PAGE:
What is Bank Secrecy?

Legal Definition
Bank secrecy (or bank privacy) is a legal requirement in some jurisdictions which prohibits banks providing to authorities personal and account information about their customers, except in certain conditions, such as if a criminal complaint has been filed. In some cases, additional privacy is provided to beneficial owners through the use of numbered bank accounts or in other ways. Bank secrecy is prevalent in certain countries such as Switzerland, Lebanon, Singapore and Luxembourg, as well as offshore banks and other tax havens under voluntary or statutory privacy provisions.

Numbered bank accounts were first created in Switzerland by the Swiss Banking Act of 1934, where the principle of bank secrecy continues to be considered one of the main aspects of private banking. Switzerland has also been accused by NGOs and governments of being one of the main instruments of the underground economy and organized crime, in particular following the class action suit against the Vatican Bank in the 1990s, the Clearstream scandal and the terrorist attacks of September 11, 2001. Former bank employees from banks in Switzerland (UBS, Julius Baer) and Liechtenstein (LGT Group) have testified that their former institutions helped clients evade billions of dollars in taxes by routing money through offshore havens in the Caribbean and Switzerland. One of these, Rudolf M. Elmer, wrote, "It is a global problem...Offshore tax evasion is the biggest theft among societies and neighbor states in this world." The Swiss Parliament ratified on June 17, 2010 an agreement between the Swiss and the United States governments allowing UBS to transmit to the US authorities information concerning 4,450 American clients of UBS suspected of tax evasion.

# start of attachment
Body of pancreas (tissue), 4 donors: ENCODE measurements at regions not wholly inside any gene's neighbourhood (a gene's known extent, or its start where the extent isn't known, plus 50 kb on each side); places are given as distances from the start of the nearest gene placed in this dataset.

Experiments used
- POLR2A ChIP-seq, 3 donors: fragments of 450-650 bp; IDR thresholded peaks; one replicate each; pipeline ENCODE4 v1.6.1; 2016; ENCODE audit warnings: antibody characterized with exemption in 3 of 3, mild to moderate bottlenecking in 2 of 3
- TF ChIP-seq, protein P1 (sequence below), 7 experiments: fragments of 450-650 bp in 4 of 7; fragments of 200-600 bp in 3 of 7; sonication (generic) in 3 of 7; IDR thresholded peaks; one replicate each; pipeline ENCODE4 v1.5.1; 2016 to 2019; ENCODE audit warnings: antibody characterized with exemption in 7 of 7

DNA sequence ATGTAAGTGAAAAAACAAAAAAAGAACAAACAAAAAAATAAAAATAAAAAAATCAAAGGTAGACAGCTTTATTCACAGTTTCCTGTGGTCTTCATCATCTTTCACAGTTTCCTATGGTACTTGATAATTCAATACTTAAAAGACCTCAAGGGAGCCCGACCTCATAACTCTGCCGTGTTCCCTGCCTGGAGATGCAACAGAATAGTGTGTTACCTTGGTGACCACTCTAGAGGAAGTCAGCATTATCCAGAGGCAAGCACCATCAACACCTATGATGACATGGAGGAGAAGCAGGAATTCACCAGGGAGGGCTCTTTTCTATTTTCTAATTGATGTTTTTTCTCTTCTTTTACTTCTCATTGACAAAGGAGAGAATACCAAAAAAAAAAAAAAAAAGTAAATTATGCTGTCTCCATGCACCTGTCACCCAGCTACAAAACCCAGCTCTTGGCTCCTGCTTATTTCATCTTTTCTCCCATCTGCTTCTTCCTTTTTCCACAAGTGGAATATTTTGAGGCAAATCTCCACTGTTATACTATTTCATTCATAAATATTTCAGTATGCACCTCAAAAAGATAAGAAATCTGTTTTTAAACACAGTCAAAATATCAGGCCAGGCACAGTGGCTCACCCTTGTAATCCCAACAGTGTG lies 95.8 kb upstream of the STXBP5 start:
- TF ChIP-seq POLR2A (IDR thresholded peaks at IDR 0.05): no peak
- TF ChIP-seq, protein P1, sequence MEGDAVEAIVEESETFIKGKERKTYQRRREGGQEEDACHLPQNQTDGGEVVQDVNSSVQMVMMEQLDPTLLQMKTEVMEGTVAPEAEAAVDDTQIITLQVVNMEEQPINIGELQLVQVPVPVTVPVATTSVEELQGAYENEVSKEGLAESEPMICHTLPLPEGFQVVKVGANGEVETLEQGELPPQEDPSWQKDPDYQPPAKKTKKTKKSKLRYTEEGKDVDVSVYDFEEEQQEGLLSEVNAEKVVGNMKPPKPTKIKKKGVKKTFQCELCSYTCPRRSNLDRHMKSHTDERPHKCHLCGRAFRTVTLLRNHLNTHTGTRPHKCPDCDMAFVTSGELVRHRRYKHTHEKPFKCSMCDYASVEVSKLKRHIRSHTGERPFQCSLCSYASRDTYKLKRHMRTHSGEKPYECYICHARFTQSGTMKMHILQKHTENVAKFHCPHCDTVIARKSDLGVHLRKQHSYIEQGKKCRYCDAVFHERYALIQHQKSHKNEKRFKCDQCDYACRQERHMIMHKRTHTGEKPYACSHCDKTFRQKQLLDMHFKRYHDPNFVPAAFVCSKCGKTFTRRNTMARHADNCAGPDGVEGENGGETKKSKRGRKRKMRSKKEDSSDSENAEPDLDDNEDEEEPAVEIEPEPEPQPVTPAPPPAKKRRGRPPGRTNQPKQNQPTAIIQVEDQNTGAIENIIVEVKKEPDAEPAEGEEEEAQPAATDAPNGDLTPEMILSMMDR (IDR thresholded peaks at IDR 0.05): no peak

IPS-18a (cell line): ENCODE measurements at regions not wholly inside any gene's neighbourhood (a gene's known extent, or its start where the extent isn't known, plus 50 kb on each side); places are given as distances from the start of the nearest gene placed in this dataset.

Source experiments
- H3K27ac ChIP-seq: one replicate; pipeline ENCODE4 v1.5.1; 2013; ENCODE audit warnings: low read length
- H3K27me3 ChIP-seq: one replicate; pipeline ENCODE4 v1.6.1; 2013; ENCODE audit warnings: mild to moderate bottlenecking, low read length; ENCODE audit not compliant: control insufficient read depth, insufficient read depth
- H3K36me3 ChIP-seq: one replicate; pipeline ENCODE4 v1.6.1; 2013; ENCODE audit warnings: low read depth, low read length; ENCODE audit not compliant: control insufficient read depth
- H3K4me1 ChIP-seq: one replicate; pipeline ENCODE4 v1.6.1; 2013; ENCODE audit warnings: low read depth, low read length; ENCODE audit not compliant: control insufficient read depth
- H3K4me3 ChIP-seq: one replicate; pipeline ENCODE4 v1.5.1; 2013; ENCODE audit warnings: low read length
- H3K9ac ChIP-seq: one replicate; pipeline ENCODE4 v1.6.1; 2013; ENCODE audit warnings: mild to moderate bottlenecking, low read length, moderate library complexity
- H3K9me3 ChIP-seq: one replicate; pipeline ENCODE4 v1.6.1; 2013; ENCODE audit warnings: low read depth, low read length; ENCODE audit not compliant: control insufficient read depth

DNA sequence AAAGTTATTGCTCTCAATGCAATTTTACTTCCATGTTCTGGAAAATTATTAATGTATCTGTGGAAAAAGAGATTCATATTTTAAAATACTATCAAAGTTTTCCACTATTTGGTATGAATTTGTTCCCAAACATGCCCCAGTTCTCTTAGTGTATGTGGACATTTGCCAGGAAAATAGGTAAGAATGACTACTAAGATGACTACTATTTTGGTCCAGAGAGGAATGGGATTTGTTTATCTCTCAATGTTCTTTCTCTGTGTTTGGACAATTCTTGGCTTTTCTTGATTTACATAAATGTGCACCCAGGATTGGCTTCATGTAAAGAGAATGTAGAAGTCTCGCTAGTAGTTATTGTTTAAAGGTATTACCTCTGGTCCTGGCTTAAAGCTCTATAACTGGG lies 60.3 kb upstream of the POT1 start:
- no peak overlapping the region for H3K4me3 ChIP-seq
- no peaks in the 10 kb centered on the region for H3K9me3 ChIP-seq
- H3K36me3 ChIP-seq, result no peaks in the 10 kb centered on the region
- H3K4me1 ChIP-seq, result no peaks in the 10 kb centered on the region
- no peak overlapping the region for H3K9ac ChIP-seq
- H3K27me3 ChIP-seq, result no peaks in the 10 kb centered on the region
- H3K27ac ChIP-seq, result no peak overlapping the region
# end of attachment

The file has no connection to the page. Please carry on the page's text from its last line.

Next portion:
Advances in financial cryptography (e.g. public-key cryptography) could make it possible to use anonymous electronic money and anonymous digital bearer certificates for financial privacy and anonymous Internet banking, given enabling institutions (e.g. issuers of such certificates and digital cash) and secure computer systems.
-- Wikipedia
Legal Definition
The bank's promise to keep financial affairs and dealings of the customer confidential. This doesn't apply to credit information that is shared freely. Certain information mst also be made available due to antiterrorist legislation.